The bar didn’t have a stage, so we set up 12-by-12 platforms throughout the cavernous bar. We mimicked this as best as we could in our producer’s living room where we rehearsed. As we neared opening night, we memorized our lines and blocking and were starting to move as one. One night in our producer’s living room, I watched two of my cast mates perform a scene where one was being sexually abused — and my hands started trembling. The scene was coming up where my character would find him alone in the bathroom. I played his savior and delivered the line, “Are you OK, honey?” 

“Are you OK?” It’s all I ever wanted to hear in all the times when I was beaten, abused or let down by the world because of my identity. I have been the outlet for so many people’s trauma and just once, I wanted someone to save me. To let me know that everything was going to be OK. Ultimately, I had to become that for myself.

My heart was racing and I was having trouble breathing, but I forced myself into our scene and sheepishly delivered my lines. Why was my body reacting this way? Consciously, I knew I was in no danger but my nervous system felt differently. My heart, breath and nervous system were acting independently of me — and I was a prisoner.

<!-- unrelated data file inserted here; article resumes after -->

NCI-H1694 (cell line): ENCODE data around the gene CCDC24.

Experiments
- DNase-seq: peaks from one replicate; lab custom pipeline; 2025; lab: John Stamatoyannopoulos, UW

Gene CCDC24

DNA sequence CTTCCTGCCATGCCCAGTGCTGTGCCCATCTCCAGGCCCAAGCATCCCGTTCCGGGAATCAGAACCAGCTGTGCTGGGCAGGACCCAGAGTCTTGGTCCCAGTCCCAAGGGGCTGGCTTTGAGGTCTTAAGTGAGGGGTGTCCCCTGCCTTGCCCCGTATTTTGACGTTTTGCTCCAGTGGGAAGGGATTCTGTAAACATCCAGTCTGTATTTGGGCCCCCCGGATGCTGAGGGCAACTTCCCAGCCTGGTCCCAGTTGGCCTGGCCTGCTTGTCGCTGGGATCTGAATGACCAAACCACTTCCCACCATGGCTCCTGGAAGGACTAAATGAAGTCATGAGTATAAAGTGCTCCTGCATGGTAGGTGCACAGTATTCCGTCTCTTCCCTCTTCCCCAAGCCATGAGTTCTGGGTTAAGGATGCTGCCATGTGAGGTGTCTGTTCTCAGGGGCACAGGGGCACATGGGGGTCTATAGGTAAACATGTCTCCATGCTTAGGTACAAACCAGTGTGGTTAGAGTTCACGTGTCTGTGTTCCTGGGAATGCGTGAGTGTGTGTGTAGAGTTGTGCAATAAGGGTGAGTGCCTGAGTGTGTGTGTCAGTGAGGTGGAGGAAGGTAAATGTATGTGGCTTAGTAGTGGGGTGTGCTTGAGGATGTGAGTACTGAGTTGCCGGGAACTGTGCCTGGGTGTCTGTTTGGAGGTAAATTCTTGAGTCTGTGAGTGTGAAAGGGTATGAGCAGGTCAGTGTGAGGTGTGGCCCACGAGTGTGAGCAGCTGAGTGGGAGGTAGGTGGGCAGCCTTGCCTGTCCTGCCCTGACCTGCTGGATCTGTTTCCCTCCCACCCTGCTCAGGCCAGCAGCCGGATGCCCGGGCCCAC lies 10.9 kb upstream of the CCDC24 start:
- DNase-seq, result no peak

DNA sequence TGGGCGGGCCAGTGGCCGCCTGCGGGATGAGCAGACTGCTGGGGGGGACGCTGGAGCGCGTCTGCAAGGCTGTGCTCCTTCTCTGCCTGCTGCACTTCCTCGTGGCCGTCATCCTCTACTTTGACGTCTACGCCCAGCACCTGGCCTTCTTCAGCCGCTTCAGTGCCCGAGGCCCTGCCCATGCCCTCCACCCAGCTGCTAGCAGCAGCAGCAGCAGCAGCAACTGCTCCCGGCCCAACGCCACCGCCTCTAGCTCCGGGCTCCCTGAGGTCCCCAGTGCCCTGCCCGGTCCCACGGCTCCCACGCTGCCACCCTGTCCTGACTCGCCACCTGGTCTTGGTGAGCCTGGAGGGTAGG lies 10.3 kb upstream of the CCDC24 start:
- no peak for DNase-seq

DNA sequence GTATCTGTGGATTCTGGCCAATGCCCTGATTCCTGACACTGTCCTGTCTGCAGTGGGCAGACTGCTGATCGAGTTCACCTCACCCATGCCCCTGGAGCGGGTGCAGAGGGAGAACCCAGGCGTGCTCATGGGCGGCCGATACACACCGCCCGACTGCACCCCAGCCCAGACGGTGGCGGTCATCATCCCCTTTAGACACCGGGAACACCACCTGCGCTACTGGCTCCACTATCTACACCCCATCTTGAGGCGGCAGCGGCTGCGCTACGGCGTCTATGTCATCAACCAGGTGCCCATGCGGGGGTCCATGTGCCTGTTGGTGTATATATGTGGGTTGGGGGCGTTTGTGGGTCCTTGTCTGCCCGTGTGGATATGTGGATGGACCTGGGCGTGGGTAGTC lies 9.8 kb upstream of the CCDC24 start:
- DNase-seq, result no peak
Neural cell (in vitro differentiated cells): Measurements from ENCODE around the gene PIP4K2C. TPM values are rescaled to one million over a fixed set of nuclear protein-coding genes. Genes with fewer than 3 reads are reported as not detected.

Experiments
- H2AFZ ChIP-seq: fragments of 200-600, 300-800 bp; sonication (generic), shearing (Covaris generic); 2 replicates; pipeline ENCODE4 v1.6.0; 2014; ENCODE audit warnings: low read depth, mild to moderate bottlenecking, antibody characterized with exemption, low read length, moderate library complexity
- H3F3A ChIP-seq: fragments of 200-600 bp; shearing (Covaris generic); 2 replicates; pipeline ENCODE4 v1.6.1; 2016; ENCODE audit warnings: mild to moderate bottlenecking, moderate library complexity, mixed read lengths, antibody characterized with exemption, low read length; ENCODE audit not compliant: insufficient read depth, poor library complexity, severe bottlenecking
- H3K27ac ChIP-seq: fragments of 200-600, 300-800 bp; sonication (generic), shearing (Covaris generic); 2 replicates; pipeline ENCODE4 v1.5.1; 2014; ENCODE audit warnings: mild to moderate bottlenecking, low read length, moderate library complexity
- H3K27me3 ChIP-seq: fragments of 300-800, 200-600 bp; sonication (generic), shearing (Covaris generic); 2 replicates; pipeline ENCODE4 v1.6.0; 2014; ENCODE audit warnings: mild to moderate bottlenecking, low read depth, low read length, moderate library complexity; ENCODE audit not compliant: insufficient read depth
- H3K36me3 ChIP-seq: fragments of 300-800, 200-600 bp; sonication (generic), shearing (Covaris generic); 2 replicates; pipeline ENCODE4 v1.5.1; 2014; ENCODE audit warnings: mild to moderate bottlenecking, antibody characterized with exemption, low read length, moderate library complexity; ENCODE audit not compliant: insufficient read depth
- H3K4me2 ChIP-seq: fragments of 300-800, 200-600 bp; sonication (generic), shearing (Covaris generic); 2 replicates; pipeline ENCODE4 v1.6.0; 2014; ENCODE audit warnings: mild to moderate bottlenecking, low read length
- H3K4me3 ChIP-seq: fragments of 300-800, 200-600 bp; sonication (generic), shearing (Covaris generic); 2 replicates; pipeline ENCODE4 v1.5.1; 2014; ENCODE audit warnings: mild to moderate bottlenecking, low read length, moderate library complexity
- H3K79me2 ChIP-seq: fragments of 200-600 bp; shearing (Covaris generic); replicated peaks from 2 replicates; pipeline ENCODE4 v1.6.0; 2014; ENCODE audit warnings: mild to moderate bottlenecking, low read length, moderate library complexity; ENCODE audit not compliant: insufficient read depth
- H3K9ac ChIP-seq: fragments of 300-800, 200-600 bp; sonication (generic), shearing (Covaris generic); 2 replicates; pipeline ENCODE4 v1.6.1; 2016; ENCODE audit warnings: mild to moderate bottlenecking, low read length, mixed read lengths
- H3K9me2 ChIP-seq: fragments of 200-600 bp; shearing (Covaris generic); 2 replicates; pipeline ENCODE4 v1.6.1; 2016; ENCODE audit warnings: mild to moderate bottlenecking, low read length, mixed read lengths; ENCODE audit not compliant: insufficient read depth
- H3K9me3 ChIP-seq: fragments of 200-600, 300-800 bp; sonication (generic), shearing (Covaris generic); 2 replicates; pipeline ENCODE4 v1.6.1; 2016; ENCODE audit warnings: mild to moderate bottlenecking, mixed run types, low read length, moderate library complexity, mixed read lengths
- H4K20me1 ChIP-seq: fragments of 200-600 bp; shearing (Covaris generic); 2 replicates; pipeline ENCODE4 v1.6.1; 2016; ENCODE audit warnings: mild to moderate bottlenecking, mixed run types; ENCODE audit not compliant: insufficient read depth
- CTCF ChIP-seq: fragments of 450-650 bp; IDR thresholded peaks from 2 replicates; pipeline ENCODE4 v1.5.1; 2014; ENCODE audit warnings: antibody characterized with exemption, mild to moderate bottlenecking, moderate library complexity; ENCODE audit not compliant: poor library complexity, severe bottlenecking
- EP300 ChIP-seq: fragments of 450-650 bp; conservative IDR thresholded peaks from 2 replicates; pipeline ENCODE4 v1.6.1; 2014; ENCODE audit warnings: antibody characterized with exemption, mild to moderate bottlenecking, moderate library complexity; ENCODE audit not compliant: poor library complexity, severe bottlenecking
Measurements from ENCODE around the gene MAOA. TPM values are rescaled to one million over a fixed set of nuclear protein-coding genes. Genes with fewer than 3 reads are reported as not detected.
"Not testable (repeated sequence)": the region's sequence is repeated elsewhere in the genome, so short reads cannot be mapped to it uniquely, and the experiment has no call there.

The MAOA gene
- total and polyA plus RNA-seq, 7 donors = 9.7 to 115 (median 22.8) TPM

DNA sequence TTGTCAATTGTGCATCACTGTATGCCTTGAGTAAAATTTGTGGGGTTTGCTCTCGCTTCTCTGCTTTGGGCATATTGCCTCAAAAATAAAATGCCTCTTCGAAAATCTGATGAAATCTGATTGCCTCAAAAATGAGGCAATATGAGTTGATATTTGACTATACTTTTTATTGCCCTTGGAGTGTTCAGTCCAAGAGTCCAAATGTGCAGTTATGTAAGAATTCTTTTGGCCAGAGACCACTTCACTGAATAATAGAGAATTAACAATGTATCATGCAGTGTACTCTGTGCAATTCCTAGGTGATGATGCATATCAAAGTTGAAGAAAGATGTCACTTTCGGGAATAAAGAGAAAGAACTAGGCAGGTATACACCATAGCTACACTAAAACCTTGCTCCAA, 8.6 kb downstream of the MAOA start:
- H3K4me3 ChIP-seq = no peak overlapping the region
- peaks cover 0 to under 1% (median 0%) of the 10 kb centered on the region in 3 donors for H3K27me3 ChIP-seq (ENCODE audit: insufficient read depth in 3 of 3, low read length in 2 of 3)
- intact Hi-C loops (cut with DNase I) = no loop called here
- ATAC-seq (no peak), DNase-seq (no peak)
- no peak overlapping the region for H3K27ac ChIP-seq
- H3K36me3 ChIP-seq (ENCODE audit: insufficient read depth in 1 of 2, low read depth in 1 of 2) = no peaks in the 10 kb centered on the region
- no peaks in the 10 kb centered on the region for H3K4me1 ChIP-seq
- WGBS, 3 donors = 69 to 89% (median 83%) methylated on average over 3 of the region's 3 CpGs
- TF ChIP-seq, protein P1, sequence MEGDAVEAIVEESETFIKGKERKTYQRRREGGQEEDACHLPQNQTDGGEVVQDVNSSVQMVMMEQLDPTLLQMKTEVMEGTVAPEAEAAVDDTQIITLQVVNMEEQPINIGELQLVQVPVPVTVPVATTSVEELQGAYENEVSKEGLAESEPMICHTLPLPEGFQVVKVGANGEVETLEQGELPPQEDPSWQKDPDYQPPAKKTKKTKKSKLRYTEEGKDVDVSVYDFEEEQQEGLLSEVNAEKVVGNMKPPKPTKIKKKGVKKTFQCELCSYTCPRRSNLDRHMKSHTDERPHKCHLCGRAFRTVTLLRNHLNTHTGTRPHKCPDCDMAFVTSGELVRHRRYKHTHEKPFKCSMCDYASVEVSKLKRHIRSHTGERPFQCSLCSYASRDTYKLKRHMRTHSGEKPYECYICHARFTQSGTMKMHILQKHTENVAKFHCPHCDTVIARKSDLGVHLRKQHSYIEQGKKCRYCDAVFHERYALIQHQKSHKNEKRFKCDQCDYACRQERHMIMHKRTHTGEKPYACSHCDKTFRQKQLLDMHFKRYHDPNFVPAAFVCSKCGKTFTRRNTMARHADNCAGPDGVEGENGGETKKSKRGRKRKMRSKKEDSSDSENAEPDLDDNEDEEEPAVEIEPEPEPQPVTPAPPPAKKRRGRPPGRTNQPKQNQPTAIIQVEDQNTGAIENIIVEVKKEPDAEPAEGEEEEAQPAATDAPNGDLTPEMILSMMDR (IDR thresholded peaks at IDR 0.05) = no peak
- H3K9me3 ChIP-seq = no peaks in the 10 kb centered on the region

I live with PTSD. It took decades for me to say this out loud, let alone begin managing the symptoms. I’ve experienced all of these — nightmares, flashbacks, panic attacks — and denied them. I put them in a box, only for them to come up later in the form of ruined relationships, careers cut short and self-harm. 

Today, though, there’s no shame. I congratulate myself for coming out of so many dark places. I just wish there were a tangible finish line.

On our sold-out opening night of the production, the bartenders looked like they walked out of a Tom of Finland drawing. The second floor was being renovated and any place that wasn’t demolished became our greenroom. My cast mates and I all shared mirrors above a metal trough in the bathroom, pancaking our faces with stage makeup and covering any exposed skin with glossy moisturizer. Adam, our director, arrived decked out in a leather biker cap and vest. 

“If any of you mess up, don’t worry about it. It’s just a play in a leather bar,” he assured us.

"There was no way to convey to my cast mates that my body was reacting to our play as if it was real," Americo said.